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Title: Evaluation of focused multipolar stimulation for cochlear implants: a preclinical safety study
Authors: Shepherd, Robert
Wise, Andrew
Enke, Ya Lang
Carter, Paul
Fallon, James
Keywords: Cochlear implant
Neural prosthesis
Electrical stimulation
Preclinical safety
Issue Date: Jun-2017
Publisher: IOP Publishing Ltd
Citation: Shepherd, R. K., A. K. Wise, Y. L. Enke, P. M. Carter, and J. B. Fallon. 2017. Evaluation of focused multipolar stimulation for cochlear implants: a preclinical safety study. Journal of Neural Engineering. 14(4): 046020.
Abstract: OBJECTIVE: Cochlear implants (CIs) have a limited number of independent stimulation channels due to the highly conductive nature of the fluid-filled cochlea. Attempts to develop highly focused stimulation to improve speech perception in CI users includes the use of simultaneous stimulation via multiple current sources. Focused multipolar (FMP) stimulation is an example of this approach and has been shown to reduce interaction between stimulating channels. However, compared with conventional biphasic current pulses generated from a single current source, FMP is a complex stimulus that includes extended periods of stimulation before charge recovery is achieved, raising questions on whether chronic stimulation with this strategy is safe. The present study evaluated the long-term safety of intracochlear stimulation using FMP in a preclinical animal model of profound deafness. APPROACH: Six cats were bilaterally implanted with scala tympani electrode arrays two months after deafening, and received continuous unilateral FMP stimulation at levels that evoked a behavioural response for periods of up to 182 d. Electrode impedance, electrically-evoked compound action potentials (ECAPs) and auditory brainstem responses (EABRs) were monitored periodically over the course of the stimulation program from both the stimulated and contralateral control cochleae. On completion of the stimulation program cochleae were examined histologically and the electrode arrays were evaluated for evidence of platinum (Pt) corrosion. MAIN RESULTS: There was no significant difference in electrode impedance between control and chronically stimulated electrodes following long-term FMP stimulation. Moreover, there was no significant difference between ECAP and EABR thresholds evoked from control or stimulated cochleae at either the onset of stimulation or at completion of the stimulation program. Chronic FMP stimulation had no effect on spiral ganglion neuron (SGN) survival when compared with unstimulated control cochleae. Long-term implantation typically evoked a mild foreign body reaction proximal to the electrode array; however stimulated cochleae exhibited a small but statistically significant increase in the tissue response. Finally, there was no evidence of Pt corrosion following long-term FMP stimulation; stimulated electrodes exhibited the same surface features as the unstimulated control electrodes. SIGNIFICANCE: Chronic intracochlear FMP stimulation at levels used in the present study did not adversely affect electrically-evoked neural thresholds or SGN survival but evoked a small, benign increase in inflammatory response compared to control ears. Moreover chronic FMP stimulation does not affect the surface of Pt electrodes at suprathreshold stimulus levels. These findings support the safe clinical application of an FMP stimulation strategy.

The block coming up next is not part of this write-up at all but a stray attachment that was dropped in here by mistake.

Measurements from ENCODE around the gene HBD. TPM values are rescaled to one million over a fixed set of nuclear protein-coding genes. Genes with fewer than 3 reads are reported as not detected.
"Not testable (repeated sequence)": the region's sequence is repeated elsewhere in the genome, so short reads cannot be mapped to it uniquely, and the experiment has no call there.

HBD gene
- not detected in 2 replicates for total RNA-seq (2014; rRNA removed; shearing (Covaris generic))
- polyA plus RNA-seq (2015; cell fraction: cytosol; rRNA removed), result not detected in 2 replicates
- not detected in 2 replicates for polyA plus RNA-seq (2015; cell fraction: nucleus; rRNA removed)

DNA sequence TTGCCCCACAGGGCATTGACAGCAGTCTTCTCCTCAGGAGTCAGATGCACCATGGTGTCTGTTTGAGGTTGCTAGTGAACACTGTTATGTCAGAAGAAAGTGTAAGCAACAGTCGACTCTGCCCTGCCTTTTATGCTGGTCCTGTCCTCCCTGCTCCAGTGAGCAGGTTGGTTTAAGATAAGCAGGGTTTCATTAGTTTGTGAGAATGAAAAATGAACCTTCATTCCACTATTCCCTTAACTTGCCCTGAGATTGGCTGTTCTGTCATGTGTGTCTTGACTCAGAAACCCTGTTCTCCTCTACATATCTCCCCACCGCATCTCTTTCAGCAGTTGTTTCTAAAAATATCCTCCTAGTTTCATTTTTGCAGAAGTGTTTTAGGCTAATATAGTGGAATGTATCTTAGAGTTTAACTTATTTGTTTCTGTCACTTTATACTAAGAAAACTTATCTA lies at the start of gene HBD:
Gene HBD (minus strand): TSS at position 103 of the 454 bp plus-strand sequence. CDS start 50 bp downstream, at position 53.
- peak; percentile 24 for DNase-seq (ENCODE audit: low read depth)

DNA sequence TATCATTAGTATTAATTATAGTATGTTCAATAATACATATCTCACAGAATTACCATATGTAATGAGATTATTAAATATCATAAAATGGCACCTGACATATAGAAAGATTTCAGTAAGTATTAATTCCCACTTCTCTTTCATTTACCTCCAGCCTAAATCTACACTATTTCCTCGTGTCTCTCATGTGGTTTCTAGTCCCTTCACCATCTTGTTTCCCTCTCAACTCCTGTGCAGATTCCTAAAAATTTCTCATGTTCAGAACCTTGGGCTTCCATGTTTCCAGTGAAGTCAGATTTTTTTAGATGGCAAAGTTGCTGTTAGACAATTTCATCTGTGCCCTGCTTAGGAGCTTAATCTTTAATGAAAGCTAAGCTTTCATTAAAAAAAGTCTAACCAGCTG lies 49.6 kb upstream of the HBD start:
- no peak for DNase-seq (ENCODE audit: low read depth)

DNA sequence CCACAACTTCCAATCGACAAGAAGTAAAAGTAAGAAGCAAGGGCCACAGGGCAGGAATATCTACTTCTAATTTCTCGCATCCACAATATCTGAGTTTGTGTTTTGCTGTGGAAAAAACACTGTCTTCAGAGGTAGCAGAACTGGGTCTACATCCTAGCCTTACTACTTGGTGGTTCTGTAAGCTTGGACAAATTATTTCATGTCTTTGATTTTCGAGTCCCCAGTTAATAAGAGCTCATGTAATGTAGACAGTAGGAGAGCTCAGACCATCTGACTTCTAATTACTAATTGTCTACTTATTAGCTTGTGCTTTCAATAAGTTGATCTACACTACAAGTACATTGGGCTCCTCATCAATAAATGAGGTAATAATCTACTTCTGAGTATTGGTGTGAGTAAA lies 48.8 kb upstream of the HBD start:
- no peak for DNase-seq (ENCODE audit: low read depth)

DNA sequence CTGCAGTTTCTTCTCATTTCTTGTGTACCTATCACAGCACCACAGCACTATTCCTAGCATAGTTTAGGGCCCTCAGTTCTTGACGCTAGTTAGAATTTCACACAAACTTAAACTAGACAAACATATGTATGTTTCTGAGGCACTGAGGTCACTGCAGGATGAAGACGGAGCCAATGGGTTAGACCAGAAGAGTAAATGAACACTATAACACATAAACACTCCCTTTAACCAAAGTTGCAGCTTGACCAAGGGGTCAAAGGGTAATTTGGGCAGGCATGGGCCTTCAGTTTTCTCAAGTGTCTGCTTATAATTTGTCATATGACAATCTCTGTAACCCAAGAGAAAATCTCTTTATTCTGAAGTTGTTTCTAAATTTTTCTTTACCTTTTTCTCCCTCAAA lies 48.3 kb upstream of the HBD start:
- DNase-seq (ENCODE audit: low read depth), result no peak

URI: http://repository.bionicsinstitute.org:8080/handle/123456789/302
ISSN: 1741-2552 (Electronic) 1741-2552 (Linking)
Appears in Collections:Bionic Hearing Research Publications

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